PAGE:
Illinois Times (10/16/14)
Jeff Regan, Democratic candidate for sheriff, favors body cameras and emergency medical technician training for guards. Wes Barr, the Republican candidate, did not respond to interview requests
Jeff Regan, Democratic candidate for sheriff, favors body cameras and emergency medical technician training for guards. Wes Barr, the Republican candidate, did not respond to interview requests. Sheriff’s officials still insist that jailers did nothing wrong. But that doesn’t mean changes haven’t been made in hopes of preventing future lawsuits.
The sheriff’s office has increased the number of surveillance cameras in the jail from 125 when Carlock died to 153 today, and all of the cameras record regardless of whether someone presses a button, says undersheriff Jack Campbell. Today, any use of force captured by a camera would be saved, Campbell says. Emails that were once automatically deleted after six months are now retained for years as a matter of course, he said.
“We’re doing it to exonerate ourselves,” Campbell said. “I think the biggest thing we learned from this was, something that we deleted could be interpreted as a smoking gun. Retain them all, and we don’t have to go through this.”
An internal affairs investigator handled the Carlock death investigation, but detectives now are assigned to investigate all jail deaths, Campbell said. Springfield police will investigate any death involving the use of force, he added.
“We’re going to involve detectives in any kind of death in the jail,” Campbell said. “A detective has a different mindset than someone doing an internal affairs investigation.”
The county has also beefed up medical care in the jail, Campbell says. At the time of Carlock’s death, mental health care was provided for eight hours per week in the jail; it’s now available 24 hours a week. The jail contracts with different physicians, and nurses are no longer county employees, which Campbell says should reduce the county’s liability in case of lawsuits alleging poor health care. Since Carlock died, there has been a significant increase in the number of inmates who are taken out of the jail to receive care at hospitals, from 70 trips in 2007 to 133 last year. Campbell could not explain the trend.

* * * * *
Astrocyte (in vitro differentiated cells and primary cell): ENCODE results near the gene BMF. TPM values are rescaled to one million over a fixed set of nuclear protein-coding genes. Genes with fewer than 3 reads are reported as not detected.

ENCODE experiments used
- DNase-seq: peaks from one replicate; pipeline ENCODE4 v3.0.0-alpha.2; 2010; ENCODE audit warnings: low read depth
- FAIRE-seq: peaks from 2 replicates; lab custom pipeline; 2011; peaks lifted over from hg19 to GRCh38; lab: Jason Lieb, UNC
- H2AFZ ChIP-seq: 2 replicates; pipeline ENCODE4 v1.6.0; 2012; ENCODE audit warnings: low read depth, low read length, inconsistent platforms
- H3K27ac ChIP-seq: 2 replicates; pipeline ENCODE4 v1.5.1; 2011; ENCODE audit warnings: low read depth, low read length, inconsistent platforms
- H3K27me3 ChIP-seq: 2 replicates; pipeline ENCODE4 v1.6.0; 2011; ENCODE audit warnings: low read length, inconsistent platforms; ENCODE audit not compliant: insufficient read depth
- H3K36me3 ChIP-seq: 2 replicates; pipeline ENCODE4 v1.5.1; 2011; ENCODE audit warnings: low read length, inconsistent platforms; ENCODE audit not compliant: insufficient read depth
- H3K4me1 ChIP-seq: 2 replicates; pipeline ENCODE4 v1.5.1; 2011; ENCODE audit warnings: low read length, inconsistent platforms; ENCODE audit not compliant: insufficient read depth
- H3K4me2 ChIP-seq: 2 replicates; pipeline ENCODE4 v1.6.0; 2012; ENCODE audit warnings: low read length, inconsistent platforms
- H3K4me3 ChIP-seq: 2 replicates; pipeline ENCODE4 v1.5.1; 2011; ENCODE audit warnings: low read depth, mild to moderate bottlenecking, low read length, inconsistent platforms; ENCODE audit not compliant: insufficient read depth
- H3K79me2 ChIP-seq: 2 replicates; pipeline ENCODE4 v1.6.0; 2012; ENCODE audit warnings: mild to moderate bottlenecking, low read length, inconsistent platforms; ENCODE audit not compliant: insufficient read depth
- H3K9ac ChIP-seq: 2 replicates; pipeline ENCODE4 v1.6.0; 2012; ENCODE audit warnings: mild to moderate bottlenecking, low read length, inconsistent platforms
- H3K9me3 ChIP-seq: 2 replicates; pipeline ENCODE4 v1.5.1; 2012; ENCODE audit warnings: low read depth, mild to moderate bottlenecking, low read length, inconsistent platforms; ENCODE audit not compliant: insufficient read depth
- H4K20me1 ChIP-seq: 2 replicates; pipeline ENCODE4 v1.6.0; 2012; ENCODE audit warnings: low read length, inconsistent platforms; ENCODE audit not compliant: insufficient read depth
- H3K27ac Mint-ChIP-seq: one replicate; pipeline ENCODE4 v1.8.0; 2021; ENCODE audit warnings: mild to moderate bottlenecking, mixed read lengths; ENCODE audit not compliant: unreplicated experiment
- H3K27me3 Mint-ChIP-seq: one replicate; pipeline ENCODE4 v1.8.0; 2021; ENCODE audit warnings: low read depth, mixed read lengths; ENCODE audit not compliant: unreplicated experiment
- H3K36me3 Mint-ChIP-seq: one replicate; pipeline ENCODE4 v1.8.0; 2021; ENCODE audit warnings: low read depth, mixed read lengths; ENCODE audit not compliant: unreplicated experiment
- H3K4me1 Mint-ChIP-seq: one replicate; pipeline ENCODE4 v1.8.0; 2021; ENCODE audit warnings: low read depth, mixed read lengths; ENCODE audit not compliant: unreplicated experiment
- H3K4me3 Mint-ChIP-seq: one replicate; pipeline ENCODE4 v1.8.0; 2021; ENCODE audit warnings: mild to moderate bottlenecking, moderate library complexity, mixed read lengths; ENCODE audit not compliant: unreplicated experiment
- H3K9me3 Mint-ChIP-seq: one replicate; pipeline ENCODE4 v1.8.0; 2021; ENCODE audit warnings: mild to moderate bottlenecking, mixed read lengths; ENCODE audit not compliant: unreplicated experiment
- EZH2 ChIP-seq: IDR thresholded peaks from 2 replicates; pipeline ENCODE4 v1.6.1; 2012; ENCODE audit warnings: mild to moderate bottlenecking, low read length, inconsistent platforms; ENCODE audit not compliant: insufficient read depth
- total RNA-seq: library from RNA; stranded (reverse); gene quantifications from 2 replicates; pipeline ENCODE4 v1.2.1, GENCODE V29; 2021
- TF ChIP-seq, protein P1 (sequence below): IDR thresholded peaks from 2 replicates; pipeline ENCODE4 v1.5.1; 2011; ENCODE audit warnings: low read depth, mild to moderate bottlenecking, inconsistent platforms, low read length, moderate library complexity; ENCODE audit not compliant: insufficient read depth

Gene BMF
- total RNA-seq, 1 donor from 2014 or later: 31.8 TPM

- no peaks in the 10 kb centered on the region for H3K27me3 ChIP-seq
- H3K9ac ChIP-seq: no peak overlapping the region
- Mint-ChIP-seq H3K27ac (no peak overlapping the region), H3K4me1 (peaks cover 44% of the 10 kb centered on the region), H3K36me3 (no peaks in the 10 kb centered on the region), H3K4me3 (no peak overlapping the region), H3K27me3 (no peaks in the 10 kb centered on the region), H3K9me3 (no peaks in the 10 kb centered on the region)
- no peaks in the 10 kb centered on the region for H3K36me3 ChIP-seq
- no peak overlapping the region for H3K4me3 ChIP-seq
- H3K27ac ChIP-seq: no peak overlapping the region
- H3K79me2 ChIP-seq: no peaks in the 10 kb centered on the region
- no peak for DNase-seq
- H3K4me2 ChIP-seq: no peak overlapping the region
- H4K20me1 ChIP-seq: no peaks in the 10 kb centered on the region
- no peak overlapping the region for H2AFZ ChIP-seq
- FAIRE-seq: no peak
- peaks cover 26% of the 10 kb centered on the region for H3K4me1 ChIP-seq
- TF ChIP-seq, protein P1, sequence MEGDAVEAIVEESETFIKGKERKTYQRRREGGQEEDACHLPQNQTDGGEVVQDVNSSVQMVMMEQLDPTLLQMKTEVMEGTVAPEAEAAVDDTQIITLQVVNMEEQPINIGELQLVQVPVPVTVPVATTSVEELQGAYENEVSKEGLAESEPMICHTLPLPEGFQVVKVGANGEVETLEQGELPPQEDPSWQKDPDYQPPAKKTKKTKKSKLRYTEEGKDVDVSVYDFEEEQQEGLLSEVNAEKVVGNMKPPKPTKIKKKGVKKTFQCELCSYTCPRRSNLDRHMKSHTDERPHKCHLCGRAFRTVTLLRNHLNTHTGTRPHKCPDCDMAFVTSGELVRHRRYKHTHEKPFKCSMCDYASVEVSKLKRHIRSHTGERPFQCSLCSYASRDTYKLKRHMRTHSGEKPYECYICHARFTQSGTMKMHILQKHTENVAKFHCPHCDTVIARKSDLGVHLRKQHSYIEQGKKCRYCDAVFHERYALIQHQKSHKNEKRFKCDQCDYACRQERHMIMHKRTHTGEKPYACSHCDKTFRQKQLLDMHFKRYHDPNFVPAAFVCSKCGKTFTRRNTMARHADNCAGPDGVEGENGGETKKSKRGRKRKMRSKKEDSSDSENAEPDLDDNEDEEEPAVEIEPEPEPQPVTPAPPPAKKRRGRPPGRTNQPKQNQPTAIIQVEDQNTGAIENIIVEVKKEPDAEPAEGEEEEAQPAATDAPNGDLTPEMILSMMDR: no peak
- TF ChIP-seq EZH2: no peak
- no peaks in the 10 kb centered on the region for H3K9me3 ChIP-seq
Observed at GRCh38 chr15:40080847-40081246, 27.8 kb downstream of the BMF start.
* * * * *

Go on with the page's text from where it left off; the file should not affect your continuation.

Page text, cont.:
Wes Barr, the Republican candidate for sheriff, did not respond to interview requests, but Jeff Regan, the Democratic candidate, suggested that guards be trained as emergency medical technicians. He also said guards should wear body cameras.
Campbell points out that there is a fire station less than a block from the jail and says guards already have enough to do without having to take the time to undergo EMT training, which would cost money. He said that he favors body cameras for guards, but cautions that the county needs to figure out how to pay for them and use them in ways that won’t raise privacy concerns.
“We’re not afraid of it, but we need to know more about it,” Campbell said.
But getting sued remains part of the job. Since Andreatta-Carlock sued, at least 25 lawsuits have been filed by plaintiffs who allege wrongdoing at the jail, most recently in August, when Chicago attorney James Murphy-Aguilu filed a wrongful death suit on behalf of Lance S. Jones, who died of a heart attack in the jail last year. In the lawsuit, Murphy-Aguilu says that Jones died shortly after a physician at St. John’s Hospital sent him back to jail with antacids after he had complained of chest pains.
“The county can say all they want that they can throw (liability) back on doctors,” Murphy-Aguilu says. “At the end of the day, they’re the ones who are liable. … The sheriff is in charge of the jail.”
Contact Bruce Rushton at firstname.lastname@example.org.